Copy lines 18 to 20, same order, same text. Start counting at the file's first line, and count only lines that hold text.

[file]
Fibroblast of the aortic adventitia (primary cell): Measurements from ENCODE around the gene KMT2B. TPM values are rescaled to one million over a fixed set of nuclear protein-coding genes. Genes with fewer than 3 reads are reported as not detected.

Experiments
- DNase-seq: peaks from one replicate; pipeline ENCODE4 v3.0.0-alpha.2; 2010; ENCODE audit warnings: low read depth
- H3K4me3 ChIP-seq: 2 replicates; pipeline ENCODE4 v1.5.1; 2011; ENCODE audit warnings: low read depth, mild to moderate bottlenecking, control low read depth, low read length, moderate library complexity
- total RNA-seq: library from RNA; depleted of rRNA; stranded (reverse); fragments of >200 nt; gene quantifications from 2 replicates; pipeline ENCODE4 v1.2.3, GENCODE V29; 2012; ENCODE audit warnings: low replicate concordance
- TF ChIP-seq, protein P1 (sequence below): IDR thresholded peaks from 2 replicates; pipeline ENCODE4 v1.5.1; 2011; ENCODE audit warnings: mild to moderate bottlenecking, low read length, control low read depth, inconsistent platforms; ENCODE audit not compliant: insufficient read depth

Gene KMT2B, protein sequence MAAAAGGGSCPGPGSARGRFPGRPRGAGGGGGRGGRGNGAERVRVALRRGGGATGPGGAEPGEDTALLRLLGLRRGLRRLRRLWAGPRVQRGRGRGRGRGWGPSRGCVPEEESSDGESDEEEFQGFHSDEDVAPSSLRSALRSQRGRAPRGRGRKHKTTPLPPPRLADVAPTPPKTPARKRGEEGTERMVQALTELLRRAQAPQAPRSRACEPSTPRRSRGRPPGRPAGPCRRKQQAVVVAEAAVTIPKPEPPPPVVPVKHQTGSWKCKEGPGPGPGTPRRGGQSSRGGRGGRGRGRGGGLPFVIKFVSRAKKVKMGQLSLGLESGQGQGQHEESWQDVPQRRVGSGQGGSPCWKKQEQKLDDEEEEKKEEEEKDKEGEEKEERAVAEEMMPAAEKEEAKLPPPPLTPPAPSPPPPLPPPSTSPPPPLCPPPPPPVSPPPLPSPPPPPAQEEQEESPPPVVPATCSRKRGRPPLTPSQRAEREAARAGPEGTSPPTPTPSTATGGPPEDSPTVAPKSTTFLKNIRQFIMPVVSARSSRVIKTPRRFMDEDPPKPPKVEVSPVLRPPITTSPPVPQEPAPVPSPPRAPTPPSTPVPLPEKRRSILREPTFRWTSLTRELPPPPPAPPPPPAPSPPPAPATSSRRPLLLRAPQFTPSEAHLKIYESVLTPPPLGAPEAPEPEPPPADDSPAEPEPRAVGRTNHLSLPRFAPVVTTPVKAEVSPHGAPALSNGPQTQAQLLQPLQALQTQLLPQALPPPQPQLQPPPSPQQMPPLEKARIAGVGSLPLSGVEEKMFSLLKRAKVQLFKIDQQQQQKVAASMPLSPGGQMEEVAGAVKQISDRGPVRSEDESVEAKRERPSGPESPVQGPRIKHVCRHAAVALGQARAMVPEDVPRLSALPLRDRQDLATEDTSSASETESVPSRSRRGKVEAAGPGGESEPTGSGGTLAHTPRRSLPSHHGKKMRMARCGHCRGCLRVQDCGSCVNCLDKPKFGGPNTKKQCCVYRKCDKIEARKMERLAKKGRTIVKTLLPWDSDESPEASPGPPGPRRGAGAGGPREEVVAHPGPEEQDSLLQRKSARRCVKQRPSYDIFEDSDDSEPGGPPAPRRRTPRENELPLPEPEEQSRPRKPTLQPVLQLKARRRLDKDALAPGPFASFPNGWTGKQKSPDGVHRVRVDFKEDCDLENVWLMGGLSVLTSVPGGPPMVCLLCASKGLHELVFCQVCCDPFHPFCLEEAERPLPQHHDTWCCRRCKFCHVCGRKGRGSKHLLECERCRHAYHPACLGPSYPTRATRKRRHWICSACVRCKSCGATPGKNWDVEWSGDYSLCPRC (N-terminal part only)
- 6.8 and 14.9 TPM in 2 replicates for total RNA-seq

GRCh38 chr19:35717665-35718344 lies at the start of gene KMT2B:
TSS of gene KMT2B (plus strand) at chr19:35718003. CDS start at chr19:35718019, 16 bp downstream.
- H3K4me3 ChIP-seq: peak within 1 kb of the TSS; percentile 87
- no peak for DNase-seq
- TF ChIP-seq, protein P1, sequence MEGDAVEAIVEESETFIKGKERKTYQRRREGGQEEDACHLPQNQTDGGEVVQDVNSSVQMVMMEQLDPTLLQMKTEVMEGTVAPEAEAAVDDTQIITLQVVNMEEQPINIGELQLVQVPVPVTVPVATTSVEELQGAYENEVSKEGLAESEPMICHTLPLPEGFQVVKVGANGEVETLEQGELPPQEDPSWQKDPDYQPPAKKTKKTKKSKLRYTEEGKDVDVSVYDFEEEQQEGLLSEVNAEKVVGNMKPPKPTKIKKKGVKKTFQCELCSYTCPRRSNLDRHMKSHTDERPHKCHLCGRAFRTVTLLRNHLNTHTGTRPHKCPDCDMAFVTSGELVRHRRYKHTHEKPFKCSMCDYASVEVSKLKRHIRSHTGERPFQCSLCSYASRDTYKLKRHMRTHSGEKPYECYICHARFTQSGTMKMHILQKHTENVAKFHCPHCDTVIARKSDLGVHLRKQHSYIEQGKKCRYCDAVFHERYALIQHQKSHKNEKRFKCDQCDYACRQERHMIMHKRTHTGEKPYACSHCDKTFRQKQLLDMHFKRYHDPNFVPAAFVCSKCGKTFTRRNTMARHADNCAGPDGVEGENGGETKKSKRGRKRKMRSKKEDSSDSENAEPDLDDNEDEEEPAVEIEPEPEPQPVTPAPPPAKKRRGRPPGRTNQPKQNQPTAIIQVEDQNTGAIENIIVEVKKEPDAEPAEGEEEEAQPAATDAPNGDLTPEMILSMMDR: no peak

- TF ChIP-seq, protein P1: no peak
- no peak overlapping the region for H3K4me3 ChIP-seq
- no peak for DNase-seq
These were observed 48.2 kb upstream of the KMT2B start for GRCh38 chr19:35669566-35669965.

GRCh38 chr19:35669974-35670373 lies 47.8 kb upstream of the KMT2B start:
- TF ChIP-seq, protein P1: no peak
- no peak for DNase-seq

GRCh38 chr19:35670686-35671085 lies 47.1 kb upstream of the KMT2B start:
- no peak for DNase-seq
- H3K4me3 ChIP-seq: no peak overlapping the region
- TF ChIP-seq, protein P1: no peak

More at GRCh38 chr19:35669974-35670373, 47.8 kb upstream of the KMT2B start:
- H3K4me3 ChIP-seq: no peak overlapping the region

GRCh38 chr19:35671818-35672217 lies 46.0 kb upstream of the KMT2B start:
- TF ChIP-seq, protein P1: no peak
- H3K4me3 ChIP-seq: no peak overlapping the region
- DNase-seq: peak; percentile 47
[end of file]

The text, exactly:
GRCh38 chr19:35669974-35670373 lies 47.8 kb upstream of the KMT2B start:
- TF ChIP-seq, protein P1: no peak
- no peak for DNase-seq